A bight is a long, gradual bend or recess in the shoreline that forms a large, open bay. Bights are shallow and may pose hazards to navigation, so their depths, in addition to any submerged features like sand bars and rock formations, are clearly marked on nautical charts. A number of bights can be found on both the U.S. West and East Coasts. The Southern California Bight, for example, is the curved coastline between Point Conception and San Diego, and encompasses the Channel Islands. The New York Bight refers to the coastal area between Long Island and the New Jersey coast. It is part of a larger geographical area called the Middle Atlantic (or Mid-Atlantic) Bight, which extends from Cape Hatteras, North Carolina, north to Cape Cod, Massachusetts. One of the world's largest bights is the Great Australian Bight on the continent's southern coast. https://oceanservice.noaa.gov/facts/bight.html
Change in Household Wealth 2016-2017 by region Source: James Davies, Rodrigo Lluberas and Anthony Shorrocks, Credit Suisse Global Wealth Databook 2016 and 2017 Comparing wealth gains across countries, the United States is an unquestionable leader. The country continued its remarkable unbroken spell of gains after the financial crisis and added USD 8.5 trillion to the stock of global wealth. In other words, the US generated more than half of the total global wealth aggregation of USD 16.7 trillion of the past 12 months. "So far, the Trump Presidency has seen businesses flourish and employment grow, though the ongoing supportive role played by the Federal Reserve has undoubtedly played a part here as well, and wealth inequality remains a prominent issue," commented Michael O'Sullivan, CIO for International Wealth Management at Credit Suisse. "Looking ahead, however, high market valuations and property prices may curb the pace of growth in future years." In line with global wealth growth, wealth in Europe increased by 6.4 percent thanks to stability spread across the continent. From Europe, Germany, France, Italy, and Spain made it into the top ten countries with the biggest gains in absolute terms. Converted into percentage terms, the biggest household wealth gain globally was recorded in Poland. The increase of 18 percent was driven mainly by rising equity prices. Switzerland continues to lead the ranking in terms of both average and median wealth per adult in 2017, the latter favoring countries with higher levels of wealth equality. Since the turn of the century, wealth per adult in Switzerland has risen by 130 percent to USD 537,600. In the 12 months to mid-2017, significant rises in wealth were evident throughout the world, driven not only by robust equity markets, but also by substantial increases in non-financial wealth. It may signal that we are reverting to the pre-crisis pattern of growth. The remaining negative heritage of the financial crisis is wealth inequality. It has been rising in all parts of the world since 2007. As calculated by the report authors, the top 1 percent of global wealth holders started the millennium with 45.5 percent of all household wealth, but their share has since increased to a level of 50.1 percent today. https://www.credit-suisse.com/corporate/en/articles/news-and-expertise/global-wealth-report-2017-201711.html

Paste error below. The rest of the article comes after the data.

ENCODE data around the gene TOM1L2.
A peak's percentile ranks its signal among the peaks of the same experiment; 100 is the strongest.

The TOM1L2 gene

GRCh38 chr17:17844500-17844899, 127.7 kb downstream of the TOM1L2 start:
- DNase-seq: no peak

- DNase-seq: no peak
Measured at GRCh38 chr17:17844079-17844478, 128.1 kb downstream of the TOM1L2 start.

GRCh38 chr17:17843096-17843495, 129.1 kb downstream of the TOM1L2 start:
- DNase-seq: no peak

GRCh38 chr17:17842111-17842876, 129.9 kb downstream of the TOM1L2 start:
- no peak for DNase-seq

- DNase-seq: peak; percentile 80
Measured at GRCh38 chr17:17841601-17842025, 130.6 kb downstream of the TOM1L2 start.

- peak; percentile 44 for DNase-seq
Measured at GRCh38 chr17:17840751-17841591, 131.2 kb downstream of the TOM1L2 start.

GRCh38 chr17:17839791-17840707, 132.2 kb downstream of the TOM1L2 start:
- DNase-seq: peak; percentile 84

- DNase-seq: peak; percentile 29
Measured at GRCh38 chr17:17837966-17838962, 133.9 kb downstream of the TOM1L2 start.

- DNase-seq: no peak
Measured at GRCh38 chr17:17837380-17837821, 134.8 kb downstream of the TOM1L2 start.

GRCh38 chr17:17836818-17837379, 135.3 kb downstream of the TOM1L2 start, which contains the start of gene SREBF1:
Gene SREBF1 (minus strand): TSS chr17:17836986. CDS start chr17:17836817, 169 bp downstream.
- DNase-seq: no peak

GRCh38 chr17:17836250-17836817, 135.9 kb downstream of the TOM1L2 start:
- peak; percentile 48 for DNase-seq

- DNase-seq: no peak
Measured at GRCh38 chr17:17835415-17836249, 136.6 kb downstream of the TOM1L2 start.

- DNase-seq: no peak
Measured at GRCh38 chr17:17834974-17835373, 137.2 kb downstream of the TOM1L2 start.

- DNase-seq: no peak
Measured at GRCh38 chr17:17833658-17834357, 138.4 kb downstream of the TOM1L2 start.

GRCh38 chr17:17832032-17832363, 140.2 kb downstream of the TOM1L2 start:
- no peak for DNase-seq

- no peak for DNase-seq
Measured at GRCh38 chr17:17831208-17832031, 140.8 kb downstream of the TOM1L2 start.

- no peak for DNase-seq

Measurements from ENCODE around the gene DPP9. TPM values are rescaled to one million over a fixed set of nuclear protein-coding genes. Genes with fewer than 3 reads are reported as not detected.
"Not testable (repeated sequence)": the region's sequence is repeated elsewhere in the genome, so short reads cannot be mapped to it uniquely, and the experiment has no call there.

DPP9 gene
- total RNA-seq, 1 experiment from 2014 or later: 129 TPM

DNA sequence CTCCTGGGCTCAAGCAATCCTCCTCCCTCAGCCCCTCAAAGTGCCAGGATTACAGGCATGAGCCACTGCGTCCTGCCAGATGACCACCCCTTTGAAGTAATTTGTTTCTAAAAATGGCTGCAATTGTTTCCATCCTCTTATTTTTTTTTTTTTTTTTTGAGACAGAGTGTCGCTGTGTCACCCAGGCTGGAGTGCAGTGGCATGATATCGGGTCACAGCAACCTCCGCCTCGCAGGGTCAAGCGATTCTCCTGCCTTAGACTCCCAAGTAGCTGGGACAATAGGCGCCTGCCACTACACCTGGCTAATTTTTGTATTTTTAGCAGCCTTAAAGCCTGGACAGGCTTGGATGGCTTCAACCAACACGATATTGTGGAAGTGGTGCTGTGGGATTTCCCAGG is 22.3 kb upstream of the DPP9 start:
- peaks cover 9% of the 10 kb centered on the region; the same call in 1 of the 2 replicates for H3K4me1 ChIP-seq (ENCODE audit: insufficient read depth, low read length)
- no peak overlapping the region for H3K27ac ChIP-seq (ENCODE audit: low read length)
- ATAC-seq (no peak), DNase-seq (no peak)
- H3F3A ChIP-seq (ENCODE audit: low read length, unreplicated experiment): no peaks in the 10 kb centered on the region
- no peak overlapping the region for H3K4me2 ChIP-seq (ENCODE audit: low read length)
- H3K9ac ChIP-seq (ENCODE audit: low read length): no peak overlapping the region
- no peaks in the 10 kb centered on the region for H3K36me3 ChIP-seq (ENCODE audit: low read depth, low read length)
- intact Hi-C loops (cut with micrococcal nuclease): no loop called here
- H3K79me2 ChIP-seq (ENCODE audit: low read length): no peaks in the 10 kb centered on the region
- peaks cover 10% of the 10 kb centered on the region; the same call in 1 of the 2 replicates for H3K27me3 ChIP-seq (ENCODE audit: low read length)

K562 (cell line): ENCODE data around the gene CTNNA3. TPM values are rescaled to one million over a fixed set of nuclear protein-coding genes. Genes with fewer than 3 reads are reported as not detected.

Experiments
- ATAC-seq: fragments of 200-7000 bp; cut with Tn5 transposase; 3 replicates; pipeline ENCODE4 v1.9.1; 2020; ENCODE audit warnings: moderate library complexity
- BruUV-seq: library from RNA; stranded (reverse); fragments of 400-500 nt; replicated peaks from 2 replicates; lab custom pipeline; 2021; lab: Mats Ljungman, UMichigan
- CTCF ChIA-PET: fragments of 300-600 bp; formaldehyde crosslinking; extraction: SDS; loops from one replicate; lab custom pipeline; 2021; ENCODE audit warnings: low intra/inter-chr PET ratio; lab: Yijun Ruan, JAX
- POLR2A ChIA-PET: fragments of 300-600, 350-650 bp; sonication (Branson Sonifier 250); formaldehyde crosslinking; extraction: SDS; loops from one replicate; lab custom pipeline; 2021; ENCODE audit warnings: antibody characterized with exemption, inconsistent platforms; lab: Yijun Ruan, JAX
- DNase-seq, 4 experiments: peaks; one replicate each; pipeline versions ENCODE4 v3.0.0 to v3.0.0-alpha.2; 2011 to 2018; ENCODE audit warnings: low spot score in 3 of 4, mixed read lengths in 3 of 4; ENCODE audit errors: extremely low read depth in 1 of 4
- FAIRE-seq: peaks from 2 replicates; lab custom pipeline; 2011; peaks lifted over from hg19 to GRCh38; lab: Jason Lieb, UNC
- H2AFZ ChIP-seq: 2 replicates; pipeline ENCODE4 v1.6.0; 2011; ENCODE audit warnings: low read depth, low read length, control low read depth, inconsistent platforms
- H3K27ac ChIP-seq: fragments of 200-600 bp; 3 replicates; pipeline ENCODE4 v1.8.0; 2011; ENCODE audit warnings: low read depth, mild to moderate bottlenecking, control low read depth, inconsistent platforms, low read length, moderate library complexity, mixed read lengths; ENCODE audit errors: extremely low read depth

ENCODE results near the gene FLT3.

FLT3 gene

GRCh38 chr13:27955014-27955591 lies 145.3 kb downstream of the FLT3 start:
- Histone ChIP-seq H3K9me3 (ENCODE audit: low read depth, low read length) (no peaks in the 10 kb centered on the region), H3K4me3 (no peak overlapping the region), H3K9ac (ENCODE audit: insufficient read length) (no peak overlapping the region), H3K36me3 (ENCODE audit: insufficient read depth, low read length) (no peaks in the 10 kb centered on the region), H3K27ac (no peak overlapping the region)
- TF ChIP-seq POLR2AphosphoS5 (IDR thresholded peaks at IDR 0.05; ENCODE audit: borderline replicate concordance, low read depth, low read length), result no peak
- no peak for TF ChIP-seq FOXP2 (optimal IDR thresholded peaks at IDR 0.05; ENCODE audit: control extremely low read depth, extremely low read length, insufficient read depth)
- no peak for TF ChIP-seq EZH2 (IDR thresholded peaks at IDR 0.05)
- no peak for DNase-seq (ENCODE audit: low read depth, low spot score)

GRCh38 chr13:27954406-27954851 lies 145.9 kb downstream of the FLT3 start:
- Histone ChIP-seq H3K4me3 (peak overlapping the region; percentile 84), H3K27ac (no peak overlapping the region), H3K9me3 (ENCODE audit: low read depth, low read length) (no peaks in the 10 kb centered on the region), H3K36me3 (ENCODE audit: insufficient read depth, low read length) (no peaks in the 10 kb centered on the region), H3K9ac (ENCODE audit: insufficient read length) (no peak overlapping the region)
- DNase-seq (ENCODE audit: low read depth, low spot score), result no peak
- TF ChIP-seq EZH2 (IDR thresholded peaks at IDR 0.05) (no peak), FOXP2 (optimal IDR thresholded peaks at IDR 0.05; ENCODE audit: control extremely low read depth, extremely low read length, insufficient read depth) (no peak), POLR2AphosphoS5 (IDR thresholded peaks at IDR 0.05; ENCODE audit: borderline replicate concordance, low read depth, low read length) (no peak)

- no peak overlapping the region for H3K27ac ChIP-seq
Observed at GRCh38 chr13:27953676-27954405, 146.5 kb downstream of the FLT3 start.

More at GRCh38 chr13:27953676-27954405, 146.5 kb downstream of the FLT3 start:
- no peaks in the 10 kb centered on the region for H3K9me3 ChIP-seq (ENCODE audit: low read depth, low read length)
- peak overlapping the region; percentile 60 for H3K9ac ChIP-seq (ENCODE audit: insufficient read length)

While there is no consensus on how Lemon Chess pie got its name, there is Splendid Table consensus that this Lemon Chess Pie belongs on the Thanksgiving table. The recipe is from America: The Cookbook by Gabrielle Langholtz. Bright and light, it is exactly the counterpoint we need at the Thanksgiving feast. See full recipe for ingredients and instructions. Don't forget to join hosts Lynne Rossetto Kasper and Francis Lam for our annual Turkey Confidential live call-in show on Thanksgiving, Thursday, November 23, 2017 from 12-2pm Eastern. Lynne and Francis will take your calls, and they'll visit with guests Lidia Bastianich, Marcus Samuelsson, Amy Sedaris, and Dan Souza from America's Test Kitchen. Listen to the show live on your favorite public radio station or online at The Splendid Table website .
“I am grateful for what I am and have. My thanksgiving is perpetual. It is surprising how contented one can be with nothing definite--only a sense of existence. Well, anything for variety. I am ready to try this for the next ten thousand years, and exhaust it. How sweet to think of! my extremities well charred, and my intellectual part too, so that there is no danger of worm or rot for a long while. My breath is sweet to me. O how I laugh when I think of my vague indefinite riches. No run on my bank can drain it, for my wealth is not possession but enjoyment.” ― Henry David Thoreau https://www.goodreads.com/quotes/tag/thanksgiving
10 writers I'm most grateful for this Thanksgiving by Danny Heitman https://www.csmonitor.com/Books/chapter-and-verse/2014/1127/10-writers-I-m-most-grateful-for-this-Thanksgiving